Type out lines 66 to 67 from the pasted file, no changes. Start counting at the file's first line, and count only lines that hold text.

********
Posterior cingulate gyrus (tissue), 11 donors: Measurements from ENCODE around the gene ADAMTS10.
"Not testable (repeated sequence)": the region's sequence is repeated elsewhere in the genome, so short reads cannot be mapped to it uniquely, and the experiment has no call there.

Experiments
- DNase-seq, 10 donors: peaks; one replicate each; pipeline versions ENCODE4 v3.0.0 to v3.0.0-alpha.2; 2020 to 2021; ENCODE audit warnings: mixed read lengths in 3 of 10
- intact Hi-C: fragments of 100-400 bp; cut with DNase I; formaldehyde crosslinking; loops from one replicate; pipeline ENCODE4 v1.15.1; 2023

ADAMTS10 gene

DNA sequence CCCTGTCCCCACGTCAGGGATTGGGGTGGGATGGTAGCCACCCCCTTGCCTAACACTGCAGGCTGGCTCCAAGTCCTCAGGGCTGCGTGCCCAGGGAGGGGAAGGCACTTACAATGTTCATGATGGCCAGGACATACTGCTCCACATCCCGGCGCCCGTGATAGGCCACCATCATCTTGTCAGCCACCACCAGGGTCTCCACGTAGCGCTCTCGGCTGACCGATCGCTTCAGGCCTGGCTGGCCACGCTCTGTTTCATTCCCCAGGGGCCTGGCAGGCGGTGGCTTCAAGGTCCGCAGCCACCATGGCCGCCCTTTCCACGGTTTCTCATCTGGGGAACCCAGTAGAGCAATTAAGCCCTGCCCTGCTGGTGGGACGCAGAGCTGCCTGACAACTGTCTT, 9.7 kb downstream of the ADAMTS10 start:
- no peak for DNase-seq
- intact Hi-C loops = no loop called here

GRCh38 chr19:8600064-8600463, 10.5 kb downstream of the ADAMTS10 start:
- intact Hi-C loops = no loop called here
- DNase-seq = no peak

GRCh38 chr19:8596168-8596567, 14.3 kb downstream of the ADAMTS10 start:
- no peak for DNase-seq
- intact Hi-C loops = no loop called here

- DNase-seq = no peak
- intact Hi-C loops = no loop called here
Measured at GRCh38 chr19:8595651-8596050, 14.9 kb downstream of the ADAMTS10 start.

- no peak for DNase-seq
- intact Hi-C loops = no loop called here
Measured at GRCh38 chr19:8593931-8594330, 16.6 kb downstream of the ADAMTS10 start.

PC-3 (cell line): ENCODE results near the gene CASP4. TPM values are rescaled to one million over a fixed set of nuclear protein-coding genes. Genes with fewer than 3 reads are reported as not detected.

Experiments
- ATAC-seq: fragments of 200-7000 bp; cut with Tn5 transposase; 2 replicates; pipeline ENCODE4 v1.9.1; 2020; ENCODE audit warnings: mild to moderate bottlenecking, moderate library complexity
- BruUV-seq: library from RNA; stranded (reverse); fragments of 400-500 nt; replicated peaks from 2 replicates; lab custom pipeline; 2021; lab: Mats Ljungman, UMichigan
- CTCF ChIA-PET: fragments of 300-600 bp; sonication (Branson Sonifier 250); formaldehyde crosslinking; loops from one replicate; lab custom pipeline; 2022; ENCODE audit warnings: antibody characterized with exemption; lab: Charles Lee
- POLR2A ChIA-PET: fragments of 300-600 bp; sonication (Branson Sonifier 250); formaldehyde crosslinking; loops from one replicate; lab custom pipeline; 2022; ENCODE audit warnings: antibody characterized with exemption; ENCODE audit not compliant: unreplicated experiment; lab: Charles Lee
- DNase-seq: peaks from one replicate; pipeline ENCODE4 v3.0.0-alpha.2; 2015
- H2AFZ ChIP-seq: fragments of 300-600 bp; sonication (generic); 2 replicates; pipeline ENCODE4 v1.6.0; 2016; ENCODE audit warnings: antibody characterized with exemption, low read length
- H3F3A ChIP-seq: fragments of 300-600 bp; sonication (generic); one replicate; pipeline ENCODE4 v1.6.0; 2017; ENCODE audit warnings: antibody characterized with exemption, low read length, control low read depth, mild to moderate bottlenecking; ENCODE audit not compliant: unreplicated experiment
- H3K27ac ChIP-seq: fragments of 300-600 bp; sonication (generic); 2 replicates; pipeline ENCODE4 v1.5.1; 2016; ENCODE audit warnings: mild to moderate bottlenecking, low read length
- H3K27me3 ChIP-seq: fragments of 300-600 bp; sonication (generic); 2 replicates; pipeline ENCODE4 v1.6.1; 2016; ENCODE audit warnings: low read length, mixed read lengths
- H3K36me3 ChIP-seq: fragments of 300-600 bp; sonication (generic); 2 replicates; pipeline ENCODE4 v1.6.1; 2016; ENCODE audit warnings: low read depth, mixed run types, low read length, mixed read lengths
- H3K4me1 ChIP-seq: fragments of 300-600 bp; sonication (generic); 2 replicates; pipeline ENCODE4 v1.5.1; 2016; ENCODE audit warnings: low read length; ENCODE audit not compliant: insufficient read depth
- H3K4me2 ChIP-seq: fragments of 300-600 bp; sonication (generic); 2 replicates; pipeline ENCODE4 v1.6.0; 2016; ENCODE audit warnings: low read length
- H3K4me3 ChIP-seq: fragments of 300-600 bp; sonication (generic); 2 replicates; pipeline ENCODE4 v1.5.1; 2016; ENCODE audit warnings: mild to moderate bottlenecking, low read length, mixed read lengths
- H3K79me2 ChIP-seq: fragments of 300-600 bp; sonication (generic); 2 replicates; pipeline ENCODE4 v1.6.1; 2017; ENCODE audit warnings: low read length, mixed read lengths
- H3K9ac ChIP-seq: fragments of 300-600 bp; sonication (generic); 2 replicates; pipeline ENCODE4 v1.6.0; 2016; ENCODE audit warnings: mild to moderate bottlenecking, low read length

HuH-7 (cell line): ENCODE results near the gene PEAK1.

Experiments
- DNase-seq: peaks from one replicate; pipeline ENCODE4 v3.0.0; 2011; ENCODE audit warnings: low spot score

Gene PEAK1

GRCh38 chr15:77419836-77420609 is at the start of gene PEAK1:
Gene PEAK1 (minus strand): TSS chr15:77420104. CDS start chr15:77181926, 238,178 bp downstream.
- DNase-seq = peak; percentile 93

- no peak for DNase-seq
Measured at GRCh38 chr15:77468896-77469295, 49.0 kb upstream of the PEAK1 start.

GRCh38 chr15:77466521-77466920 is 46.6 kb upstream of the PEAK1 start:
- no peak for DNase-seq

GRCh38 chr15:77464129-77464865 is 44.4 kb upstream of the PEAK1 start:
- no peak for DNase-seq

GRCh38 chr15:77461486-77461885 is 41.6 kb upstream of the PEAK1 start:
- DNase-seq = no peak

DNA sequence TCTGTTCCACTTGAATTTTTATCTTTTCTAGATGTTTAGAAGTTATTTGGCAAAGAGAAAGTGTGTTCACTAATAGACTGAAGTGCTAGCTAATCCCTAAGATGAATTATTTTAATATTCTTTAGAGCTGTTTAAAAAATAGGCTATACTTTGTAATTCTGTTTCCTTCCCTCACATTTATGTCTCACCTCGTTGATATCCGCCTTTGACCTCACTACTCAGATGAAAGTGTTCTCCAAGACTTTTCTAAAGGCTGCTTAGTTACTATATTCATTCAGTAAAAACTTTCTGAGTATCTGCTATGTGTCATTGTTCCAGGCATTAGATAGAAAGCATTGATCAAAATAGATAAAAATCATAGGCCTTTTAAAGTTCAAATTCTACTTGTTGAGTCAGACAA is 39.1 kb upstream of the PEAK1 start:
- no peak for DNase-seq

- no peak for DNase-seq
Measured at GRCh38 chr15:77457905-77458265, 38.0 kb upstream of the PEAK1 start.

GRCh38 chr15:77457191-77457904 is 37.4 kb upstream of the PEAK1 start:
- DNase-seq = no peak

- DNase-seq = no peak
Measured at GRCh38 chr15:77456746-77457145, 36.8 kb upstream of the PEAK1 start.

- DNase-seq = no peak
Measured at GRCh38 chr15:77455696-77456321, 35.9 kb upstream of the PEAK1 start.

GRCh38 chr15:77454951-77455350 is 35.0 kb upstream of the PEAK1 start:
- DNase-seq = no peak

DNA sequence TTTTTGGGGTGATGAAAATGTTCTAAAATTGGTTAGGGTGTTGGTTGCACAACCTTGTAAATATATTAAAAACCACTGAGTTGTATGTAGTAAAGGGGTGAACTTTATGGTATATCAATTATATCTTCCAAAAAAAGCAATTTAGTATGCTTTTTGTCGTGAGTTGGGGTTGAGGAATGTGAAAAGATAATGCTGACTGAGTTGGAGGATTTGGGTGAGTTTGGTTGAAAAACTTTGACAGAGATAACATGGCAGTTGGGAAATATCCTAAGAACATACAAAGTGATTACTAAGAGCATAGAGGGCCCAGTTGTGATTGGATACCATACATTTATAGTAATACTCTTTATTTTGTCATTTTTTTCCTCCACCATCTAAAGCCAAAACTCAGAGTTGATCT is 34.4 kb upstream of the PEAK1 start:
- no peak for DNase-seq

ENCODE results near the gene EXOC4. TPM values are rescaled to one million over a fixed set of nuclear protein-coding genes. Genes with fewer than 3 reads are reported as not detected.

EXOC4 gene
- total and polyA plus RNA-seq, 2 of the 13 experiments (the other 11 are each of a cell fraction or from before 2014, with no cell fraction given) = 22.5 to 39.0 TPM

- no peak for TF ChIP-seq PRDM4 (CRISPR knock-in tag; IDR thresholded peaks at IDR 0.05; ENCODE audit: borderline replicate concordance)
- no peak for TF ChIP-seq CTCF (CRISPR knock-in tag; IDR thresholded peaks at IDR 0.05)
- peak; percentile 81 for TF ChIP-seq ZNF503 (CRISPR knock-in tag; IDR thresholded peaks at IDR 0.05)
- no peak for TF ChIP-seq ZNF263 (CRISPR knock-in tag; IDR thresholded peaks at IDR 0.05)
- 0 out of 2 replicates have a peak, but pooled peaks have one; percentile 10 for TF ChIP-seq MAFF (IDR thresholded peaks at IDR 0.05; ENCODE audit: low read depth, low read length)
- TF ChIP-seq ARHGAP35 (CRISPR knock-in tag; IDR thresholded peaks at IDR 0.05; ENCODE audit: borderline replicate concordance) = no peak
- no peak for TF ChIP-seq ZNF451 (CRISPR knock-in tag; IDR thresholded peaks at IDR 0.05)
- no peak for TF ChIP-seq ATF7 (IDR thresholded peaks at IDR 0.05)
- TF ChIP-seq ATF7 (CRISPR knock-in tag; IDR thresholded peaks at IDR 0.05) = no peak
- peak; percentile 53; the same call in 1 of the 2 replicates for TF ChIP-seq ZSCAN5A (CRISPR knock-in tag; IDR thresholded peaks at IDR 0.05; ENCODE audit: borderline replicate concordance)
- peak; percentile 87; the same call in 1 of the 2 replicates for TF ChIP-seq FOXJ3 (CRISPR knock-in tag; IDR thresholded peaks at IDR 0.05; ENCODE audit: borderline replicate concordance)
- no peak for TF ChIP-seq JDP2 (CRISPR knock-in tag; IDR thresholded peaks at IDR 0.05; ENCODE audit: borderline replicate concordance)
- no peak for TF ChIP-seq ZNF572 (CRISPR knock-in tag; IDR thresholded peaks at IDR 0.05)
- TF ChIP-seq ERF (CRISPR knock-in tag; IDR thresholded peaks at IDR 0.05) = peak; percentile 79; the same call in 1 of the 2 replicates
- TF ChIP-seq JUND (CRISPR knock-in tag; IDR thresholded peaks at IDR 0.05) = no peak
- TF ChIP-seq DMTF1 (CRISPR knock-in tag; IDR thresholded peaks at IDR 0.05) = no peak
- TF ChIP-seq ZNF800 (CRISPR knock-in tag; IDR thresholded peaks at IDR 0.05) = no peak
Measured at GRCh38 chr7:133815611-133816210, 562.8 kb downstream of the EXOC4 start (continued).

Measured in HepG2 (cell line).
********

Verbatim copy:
DNA sequence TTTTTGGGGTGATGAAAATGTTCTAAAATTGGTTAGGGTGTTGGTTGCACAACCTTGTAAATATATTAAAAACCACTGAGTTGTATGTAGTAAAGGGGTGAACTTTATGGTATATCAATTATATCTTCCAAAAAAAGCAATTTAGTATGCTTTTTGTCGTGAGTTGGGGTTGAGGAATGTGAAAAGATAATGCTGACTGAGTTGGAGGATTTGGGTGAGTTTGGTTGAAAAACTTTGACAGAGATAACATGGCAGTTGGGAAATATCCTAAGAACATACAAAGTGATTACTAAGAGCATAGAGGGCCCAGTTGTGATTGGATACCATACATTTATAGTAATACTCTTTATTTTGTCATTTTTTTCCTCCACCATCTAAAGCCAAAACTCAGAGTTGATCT is 34.4 kb upstream of the PEAK1 start:
- no peak for DNase-seq